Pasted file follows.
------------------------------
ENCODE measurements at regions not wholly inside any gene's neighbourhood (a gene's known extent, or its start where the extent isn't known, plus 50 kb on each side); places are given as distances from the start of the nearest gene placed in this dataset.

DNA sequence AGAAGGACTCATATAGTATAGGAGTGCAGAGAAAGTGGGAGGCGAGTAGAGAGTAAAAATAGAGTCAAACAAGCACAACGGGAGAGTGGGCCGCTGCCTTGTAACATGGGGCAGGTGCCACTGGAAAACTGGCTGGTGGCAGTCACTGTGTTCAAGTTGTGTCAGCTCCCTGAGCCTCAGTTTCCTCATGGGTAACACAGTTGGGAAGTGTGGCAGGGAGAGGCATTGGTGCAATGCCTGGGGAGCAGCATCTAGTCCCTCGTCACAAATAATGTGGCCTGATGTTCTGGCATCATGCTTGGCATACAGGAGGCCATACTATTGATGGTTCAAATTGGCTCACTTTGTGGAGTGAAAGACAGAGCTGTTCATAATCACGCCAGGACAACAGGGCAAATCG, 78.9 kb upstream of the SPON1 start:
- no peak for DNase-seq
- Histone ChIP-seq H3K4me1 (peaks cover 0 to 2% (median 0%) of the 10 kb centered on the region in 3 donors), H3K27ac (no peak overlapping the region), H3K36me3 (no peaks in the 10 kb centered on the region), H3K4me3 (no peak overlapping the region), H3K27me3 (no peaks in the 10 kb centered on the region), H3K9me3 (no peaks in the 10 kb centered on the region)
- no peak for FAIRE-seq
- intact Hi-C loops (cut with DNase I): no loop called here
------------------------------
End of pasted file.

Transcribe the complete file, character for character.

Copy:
ENCODE measurements at regions not wholly inside any gene's neighbourhood (a gene's known extent, or its start where the extent isn't known, plus 50 kb on each side); places are given as distances from the start of the nearest gene placed in this dataset.

DNA sequence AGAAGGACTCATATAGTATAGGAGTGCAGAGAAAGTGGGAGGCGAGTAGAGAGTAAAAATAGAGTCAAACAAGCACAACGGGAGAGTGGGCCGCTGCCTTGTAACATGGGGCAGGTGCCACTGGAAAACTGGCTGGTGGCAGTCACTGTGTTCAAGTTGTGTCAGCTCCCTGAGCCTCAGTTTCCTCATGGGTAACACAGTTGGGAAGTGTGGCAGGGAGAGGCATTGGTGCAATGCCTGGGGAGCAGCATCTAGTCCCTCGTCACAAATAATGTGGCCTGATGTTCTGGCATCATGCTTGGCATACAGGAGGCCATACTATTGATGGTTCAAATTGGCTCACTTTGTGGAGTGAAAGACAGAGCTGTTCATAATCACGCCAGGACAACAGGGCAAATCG, 78.9 kb upstream of the SPON1 start:
- no peak for DNase-seq
- Histone ChIP-seq H3K4me1 (peaks cover 0 to 2% (median 0%) of the 10 kb centered on the region in 3 donors), H3K27ac (no peak overlapping the region), H3K36me3 (no peaks in the 10 kb centered on the region), H3K4me3 (no peak overlapping the region), H3K27me3 (no peaks in the 10 kb centered on the region), H3K9me3 (no peaks in the 10 kb centered on the region)
- no peak for FAIRE-seq
- intact Hi-C loops (cut with DNase I): no loop called here